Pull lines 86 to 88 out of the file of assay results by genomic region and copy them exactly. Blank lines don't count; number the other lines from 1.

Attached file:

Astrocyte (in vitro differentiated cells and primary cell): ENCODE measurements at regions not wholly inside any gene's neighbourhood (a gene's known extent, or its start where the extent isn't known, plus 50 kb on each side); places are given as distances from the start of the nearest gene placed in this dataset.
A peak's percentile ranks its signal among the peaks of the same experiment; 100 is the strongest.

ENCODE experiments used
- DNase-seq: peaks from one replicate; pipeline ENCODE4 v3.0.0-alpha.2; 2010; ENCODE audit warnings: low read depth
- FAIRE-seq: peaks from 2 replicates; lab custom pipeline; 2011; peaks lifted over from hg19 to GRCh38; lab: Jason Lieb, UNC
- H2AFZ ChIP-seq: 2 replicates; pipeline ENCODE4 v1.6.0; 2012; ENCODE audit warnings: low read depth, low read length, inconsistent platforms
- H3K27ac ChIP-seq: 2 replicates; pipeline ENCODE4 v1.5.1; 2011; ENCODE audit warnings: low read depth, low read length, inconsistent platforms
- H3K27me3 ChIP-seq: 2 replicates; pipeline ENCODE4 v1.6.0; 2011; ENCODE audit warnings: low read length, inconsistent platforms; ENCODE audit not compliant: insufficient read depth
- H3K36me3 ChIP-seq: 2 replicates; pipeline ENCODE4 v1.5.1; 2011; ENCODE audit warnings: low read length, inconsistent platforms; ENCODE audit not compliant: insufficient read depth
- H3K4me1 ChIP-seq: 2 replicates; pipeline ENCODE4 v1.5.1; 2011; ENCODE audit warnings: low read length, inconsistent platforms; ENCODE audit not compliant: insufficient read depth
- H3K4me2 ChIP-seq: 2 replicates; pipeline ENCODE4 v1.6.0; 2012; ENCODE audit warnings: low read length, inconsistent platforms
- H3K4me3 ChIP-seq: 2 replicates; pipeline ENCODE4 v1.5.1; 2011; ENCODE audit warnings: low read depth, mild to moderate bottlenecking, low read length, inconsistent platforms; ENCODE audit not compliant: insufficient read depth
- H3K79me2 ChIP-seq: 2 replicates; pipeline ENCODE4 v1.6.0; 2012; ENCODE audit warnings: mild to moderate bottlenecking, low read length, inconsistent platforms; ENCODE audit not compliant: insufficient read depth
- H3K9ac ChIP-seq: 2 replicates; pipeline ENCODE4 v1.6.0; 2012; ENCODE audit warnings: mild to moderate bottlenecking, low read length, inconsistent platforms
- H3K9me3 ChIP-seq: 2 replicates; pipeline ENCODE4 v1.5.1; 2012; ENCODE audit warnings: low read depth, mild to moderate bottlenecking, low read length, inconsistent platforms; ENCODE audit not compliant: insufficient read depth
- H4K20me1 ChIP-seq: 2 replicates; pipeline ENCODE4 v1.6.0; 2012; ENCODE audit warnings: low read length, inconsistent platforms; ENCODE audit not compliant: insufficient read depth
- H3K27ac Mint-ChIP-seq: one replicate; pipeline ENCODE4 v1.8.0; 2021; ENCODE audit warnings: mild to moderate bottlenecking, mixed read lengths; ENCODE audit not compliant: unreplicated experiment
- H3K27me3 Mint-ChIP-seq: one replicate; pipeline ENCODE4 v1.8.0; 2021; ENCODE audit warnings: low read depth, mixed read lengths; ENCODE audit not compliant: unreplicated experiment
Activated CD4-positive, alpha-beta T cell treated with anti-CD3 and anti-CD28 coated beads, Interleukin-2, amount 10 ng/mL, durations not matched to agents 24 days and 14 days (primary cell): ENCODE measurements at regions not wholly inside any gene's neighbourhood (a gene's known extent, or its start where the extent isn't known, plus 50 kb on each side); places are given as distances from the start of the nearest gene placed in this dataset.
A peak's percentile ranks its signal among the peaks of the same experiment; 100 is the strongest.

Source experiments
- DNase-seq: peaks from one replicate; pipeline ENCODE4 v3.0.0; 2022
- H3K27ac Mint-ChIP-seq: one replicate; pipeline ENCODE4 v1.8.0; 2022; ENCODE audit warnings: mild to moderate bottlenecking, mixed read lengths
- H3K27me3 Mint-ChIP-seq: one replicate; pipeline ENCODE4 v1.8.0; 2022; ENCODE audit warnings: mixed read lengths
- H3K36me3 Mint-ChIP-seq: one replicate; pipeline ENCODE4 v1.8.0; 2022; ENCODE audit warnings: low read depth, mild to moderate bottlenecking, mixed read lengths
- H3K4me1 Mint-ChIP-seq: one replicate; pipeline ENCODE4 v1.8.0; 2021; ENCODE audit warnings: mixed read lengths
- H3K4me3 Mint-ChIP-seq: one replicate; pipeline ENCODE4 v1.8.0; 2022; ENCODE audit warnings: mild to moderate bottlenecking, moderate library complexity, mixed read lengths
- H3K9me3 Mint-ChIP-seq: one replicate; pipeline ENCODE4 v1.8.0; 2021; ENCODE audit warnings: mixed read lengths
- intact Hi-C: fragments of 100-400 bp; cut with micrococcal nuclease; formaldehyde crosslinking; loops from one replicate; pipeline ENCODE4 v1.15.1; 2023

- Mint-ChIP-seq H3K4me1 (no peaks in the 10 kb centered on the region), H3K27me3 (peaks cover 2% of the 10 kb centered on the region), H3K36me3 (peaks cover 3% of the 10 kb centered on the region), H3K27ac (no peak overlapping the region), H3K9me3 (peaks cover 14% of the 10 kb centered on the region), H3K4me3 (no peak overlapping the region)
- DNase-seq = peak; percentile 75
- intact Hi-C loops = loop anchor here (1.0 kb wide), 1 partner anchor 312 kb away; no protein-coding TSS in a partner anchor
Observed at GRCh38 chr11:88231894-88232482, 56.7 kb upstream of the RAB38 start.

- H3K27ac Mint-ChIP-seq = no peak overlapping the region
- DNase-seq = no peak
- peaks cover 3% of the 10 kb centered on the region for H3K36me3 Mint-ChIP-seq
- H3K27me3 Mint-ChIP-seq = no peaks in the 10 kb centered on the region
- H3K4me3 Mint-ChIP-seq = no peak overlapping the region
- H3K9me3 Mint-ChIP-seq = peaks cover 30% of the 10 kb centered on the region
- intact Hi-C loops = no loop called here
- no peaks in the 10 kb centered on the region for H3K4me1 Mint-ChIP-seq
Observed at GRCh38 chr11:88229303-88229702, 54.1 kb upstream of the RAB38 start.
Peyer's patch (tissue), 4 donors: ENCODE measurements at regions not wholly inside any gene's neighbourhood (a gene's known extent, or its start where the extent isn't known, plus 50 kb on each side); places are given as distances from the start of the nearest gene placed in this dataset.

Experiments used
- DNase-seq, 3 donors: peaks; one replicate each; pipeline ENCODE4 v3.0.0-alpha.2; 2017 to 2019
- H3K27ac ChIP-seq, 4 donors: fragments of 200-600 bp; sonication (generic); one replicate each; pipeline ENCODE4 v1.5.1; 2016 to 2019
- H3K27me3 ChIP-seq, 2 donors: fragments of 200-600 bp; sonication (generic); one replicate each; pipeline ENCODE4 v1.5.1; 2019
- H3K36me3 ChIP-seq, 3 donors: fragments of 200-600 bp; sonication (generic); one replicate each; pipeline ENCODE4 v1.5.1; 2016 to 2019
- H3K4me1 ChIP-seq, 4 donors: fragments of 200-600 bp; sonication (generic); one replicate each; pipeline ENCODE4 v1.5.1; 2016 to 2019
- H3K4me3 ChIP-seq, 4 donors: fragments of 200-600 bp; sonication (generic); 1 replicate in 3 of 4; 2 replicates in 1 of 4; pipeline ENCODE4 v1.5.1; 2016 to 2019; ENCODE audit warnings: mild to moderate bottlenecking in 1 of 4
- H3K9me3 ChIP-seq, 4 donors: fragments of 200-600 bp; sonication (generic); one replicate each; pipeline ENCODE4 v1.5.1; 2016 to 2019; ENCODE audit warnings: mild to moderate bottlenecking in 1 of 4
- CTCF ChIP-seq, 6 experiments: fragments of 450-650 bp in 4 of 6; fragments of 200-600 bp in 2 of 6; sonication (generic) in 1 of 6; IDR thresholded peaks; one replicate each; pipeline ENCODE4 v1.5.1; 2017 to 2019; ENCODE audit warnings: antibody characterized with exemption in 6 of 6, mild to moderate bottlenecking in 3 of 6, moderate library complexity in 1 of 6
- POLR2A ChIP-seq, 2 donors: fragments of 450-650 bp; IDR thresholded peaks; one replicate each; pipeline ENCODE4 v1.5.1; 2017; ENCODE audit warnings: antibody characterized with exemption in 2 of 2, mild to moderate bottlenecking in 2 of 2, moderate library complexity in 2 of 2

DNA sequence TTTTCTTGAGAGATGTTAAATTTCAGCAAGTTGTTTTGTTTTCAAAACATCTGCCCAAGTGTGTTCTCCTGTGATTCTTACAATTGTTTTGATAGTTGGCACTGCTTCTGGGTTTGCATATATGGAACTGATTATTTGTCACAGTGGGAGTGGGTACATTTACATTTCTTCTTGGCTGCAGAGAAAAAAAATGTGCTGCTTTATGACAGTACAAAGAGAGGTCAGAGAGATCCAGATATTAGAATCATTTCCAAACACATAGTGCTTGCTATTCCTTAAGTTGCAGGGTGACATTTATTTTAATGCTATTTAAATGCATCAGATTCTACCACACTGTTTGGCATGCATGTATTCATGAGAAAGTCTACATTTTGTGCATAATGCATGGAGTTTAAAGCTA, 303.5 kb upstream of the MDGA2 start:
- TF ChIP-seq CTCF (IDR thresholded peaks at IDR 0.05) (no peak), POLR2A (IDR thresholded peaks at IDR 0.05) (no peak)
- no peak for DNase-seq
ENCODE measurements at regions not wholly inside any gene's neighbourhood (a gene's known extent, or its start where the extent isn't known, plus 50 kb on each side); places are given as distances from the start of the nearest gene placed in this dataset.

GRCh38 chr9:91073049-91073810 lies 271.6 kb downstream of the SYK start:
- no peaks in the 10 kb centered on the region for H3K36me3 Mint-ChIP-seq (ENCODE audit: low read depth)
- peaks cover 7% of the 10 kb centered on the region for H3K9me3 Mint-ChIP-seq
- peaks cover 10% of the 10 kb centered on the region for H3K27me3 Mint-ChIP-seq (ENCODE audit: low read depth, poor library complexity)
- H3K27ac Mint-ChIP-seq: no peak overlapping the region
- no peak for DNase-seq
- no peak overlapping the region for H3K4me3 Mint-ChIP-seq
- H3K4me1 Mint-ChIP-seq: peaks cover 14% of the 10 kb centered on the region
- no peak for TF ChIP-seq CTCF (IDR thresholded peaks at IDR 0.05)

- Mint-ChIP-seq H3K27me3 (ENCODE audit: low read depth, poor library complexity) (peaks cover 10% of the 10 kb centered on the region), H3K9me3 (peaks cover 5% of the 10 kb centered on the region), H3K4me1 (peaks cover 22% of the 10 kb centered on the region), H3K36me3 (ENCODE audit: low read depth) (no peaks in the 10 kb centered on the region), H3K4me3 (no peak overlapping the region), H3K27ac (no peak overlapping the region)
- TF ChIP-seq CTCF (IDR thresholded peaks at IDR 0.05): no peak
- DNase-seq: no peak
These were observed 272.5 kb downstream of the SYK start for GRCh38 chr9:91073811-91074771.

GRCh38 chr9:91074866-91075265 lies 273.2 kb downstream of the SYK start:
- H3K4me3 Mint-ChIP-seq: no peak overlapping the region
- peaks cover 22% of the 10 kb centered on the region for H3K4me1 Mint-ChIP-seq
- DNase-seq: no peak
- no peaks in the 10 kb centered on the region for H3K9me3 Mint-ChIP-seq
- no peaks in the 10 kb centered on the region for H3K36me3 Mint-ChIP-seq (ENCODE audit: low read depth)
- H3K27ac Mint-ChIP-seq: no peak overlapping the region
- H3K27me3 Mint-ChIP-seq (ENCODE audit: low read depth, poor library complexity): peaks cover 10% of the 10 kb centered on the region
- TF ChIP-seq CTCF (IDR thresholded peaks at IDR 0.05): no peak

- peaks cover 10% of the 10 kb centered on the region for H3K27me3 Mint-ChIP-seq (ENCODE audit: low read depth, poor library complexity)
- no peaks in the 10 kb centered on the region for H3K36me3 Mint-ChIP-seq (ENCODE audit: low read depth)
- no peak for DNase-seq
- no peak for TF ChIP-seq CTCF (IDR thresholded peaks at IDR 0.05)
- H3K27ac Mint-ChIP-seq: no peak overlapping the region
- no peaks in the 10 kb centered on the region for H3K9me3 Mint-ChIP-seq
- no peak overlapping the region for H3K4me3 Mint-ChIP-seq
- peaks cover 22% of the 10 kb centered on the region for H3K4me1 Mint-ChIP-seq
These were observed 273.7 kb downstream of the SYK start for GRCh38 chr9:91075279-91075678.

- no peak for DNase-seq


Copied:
- no peak overlapping the region for H3K4me3 Mint-ChIP-seq
- peaks cover 22% of the 10 kb centered on the region for H3K4me1 Mint-ChIP-seq
These were observed 273.7 kb downstream of the SYK start for GRCh38 chr9:91075279-91075678.